Tuesday 21 May 2019

Freak 'polar vortex' threatens coldest winter in 50 years

Forecasters warn heavy snow and icy roads could rival Big Freeze of 1963

Ralph Riegel

The country is facing the coldest winter in more than 50 years due to a freak combination of weather elements.

We could be facing four weeks of freezing temperatures, with snowfalls over 60cm in depth, from the Christmas period through to late January.

Temperatures could sink as low as -10C, long-range weather forecasters have warned, as a "polar vortex" threatens the Gulf Stream which dictates our weather.

This would allow bitterly cold winds to sweep in from the east, bringing icy conditions similar to the Big Freeze of 2010, and possibly as bad as the infamous winter of 1963.

Met Eireann warned that it is still too early to make such exact predictions - although the immediate forecast is for icy weather into late December.

James Madden of Exactaweather.com said that, in a worst-case scenario, Ireland is looking at a big freeze that will rival the icy winter of 1963, which brought the entire country to a standstill.

An astonishing 45cm of snow fell in a matter of hours and a number of people died from hypothermia and weather-related accidents.

If the long-range predictions are accurate, weather matching the extended chill of 2010 will arrive some time between Christmas and New Year's Day.

Mr Madden warned that the next 10 days will determine whether the Arctic weather front develops as feared for late December.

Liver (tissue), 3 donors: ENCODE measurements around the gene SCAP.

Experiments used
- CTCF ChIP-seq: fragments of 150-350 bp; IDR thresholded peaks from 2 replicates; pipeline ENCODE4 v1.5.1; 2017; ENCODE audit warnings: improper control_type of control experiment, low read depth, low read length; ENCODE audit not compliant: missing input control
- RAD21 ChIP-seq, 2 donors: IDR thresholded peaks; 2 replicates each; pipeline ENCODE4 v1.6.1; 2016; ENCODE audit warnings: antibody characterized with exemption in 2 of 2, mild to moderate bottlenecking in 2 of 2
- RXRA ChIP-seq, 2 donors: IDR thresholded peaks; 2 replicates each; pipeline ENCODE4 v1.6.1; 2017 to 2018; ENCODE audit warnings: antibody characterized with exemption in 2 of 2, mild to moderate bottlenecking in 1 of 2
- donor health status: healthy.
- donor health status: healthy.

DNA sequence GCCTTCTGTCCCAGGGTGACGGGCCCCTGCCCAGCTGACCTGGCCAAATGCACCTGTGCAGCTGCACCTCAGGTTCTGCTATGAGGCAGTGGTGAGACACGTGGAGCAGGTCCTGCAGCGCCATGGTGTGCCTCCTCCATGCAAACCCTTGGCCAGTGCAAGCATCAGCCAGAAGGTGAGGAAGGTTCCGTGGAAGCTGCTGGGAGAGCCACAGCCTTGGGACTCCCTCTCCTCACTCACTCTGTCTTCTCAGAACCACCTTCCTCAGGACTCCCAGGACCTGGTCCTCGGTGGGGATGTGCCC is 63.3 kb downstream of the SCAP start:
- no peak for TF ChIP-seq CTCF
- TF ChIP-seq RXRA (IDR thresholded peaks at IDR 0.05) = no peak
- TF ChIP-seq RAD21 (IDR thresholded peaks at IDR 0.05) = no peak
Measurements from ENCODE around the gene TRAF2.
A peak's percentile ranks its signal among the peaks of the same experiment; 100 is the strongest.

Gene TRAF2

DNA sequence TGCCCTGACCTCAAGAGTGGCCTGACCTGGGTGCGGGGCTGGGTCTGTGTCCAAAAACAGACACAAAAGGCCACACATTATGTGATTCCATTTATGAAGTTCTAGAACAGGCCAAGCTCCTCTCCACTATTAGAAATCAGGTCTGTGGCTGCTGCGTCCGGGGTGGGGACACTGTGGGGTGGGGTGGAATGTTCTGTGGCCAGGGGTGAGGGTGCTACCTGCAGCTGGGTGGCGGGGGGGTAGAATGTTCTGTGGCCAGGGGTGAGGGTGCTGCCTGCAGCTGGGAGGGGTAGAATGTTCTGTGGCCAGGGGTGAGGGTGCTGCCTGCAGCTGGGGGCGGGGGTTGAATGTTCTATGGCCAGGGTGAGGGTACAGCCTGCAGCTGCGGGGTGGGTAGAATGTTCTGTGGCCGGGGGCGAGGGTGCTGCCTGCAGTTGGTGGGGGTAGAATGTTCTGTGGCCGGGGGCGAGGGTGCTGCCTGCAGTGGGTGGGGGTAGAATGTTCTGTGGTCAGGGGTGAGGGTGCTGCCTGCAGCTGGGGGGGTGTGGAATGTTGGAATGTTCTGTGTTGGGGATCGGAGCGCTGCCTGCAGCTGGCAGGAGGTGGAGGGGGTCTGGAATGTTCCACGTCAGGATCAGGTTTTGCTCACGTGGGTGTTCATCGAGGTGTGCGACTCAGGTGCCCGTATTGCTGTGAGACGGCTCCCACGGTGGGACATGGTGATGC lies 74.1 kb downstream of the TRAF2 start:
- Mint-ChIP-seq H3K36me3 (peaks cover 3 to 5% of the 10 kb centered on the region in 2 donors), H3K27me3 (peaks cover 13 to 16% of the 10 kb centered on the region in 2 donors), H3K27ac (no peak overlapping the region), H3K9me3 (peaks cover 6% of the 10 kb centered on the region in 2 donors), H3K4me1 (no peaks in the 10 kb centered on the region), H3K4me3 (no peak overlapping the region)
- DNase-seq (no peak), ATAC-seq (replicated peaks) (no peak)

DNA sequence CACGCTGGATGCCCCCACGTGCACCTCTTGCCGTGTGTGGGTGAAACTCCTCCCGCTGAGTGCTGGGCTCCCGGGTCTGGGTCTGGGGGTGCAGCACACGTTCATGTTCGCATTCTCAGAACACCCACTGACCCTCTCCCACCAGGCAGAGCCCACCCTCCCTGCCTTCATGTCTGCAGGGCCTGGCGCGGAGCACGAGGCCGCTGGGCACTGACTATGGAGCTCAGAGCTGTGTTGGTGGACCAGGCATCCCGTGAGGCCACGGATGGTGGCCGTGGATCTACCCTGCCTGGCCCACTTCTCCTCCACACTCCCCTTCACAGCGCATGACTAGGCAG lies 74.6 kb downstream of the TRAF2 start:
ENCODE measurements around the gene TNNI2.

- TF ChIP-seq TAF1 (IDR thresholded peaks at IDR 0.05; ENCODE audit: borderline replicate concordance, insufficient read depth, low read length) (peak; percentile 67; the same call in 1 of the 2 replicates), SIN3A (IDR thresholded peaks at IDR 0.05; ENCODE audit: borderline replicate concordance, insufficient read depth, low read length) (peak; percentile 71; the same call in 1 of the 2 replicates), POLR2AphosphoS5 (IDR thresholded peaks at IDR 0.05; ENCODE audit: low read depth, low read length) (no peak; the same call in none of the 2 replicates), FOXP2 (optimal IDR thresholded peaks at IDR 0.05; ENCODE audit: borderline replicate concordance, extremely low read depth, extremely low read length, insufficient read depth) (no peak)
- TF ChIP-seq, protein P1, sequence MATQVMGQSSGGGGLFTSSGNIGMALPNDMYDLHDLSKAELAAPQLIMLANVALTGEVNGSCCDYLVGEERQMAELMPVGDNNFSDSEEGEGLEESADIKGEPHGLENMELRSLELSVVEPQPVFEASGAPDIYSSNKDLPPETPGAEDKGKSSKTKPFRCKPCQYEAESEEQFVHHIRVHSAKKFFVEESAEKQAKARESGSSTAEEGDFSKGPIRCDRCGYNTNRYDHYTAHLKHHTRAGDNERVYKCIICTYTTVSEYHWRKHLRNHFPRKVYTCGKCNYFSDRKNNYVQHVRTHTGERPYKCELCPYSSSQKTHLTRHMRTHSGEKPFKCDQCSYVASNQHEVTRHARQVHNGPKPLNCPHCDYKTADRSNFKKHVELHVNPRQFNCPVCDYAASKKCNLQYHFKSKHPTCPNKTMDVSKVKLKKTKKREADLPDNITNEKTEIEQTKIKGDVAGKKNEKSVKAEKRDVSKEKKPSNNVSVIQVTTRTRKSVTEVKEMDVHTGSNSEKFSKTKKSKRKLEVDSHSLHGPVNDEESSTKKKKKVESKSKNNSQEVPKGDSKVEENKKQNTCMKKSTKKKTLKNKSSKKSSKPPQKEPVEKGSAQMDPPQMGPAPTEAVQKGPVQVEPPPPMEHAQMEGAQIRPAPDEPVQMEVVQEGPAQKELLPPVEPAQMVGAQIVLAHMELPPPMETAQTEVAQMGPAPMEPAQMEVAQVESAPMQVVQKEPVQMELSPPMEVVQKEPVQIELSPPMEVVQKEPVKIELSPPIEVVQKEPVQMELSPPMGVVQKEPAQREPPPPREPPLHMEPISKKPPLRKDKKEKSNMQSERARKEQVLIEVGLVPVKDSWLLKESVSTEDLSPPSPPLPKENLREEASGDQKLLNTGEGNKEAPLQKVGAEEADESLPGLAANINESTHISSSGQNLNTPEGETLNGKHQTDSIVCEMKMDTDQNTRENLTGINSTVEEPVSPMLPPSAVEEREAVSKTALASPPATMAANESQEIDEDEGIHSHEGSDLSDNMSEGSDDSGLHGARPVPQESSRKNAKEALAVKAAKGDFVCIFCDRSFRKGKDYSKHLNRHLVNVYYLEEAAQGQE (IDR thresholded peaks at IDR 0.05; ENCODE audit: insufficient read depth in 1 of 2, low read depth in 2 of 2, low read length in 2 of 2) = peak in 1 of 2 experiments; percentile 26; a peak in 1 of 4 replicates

The threat of Ireland facing its worst winter in decades hinges on three elements -heavy Siberian snow falls; Arctic weather disrupting warm Atlantic currents; and Icelandic volcanic activity which has lowered sea temperatures.

The Gulf Stream is a warm current that moderates Ireland's winter weather - but it may be pushed further south than normal, thereby exposing the country to harsh weather from the Arctic.

"This is called a polar vortex whereby freezing Siberian winds are effectively pushed over Ireland.

"Without the influence of the Gulf Stream and its vital heat source, we can expect a horrific winter to develop with frequent blizzards and strong winds as well as extremely cold conditions," Mr Madden said.

At greatest risk will be northern areas, Dublin and the eastern seaboard, although parts of Munster can also expect heavy snow falls.

However, some forecasters think that temperatures will remain extremely changeable.

The UK-based MeteoGroup forecaster, Paul Mott, said we may see variance between an icy -3C to a balmy 13C over the next fortnight.

The Government insisted that Ireland is prepared for any harsh weather with lessons having been learned from 2010.

"We have tonnes of salt, quite literally. We used 200,000 tonnes in 2010 and, for the winter ahead, we have stocked up with 230,000 tonnes, just in case," the National Roads Authority (NRA) said.

The winter of 2009-2010 was the coldest in Ireland in 31 years but, just 12 months later, Ireland experienced the coldest December in a century.

The weather forecasts also meant bookmakers Ladbrokes cut their odds on snow falling on Christmas Day to 4-1 for Dublin and Cork, and just 3-1 for Belfast.

Irish Independent

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